100km SUP trip – Paddling Peterborough to High Falls

High Falls is my favorite place to camp.  Why go all the way to Algonquin when beautiful places like this exist all over southern Ontario.  Over the last 20 or so years I’ve camped there on Crown Land countless times in nearly every month of the year (having somehow missed November and May).

Your 55km water route from Peterborough to High Falls is going to end up looking a little something like this, depending on how much exploring you’d like to do along the way:


If you read any of Kevin Callan’s canoe route books you may have come across his entry for High Falls.  A popular route is to put in at Haultain at #28 and paddle downstream to the falls, and then onto Northey’s Bay road.  Or to do an up and back from Northey’s Bay Rd.  These routes are popular because they are are relatively quick.  If you don’t feel like staying the night you can get up there from Northey’s Bay Rd in less than an hour, stay for lunch and be home in time to make dinner.  Who would want to make this a 100+km trip?

To make things more interesting I decided a Stand-up Paddle Board would be best.  Kelly over at Peterborough SUP seems to be the only one around offering proper touring (displacement hull) SUPs for rent and from his store on George St you can carry your SUP to the water to begin your journey from Millenium Park.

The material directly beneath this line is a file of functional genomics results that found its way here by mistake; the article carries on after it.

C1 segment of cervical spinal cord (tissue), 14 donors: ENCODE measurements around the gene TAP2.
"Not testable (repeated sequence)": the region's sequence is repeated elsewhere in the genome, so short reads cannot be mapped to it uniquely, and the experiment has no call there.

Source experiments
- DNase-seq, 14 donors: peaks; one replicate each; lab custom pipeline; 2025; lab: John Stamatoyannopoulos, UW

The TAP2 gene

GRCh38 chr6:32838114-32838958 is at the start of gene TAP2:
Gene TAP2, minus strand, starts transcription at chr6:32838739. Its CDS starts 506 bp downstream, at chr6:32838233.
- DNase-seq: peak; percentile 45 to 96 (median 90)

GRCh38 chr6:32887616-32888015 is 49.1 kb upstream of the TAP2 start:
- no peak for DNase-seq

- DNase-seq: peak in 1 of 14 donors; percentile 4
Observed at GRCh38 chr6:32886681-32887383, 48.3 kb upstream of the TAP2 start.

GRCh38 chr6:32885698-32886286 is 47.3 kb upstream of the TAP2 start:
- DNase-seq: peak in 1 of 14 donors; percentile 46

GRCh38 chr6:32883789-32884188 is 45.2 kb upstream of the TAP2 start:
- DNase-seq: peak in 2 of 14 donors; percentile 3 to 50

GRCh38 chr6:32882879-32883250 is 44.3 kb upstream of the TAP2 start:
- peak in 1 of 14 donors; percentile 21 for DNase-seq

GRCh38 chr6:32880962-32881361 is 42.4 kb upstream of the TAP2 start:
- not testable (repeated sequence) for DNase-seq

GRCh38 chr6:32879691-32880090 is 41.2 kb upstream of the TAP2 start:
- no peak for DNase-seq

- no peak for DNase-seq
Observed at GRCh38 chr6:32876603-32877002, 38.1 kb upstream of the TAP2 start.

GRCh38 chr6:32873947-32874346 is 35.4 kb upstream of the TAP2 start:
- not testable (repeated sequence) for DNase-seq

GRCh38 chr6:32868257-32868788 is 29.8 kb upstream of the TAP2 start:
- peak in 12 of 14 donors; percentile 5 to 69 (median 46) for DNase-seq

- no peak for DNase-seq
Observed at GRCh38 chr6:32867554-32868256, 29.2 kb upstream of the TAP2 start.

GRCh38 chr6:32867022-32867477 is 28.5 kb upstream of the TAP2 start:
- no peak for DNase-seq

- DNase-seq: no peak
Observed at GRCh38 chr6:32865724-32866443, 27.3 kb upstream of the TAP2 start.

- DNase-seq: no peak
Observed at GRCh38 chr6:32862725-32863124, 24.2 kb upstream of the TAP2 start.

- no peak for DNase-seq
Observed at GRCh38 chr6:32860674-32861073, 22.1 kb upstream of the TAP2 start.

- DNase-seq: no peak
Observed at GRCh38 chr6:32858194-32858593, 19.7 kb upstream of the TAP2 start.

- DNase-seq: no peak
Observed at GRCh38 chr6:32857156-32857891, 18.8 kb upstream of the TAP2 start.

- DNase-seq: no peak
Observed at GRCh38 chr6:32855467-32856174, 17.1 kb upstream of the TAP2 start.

Starting with Lock 20, just a few minutes into your trip, there are 8 locks along the way, which, if you’re on a SUP, means 8 portages, that is until Parks Canada’s Health and Safety Committee reverses their decision to ban us from the locks.  Canoeist/Kayakers can purchase a lock pass.  The biggest portage is past the Peterborough Liftlock.  It does offer a commanding view of the surrounding area, but getting your stuff up there will slow you down.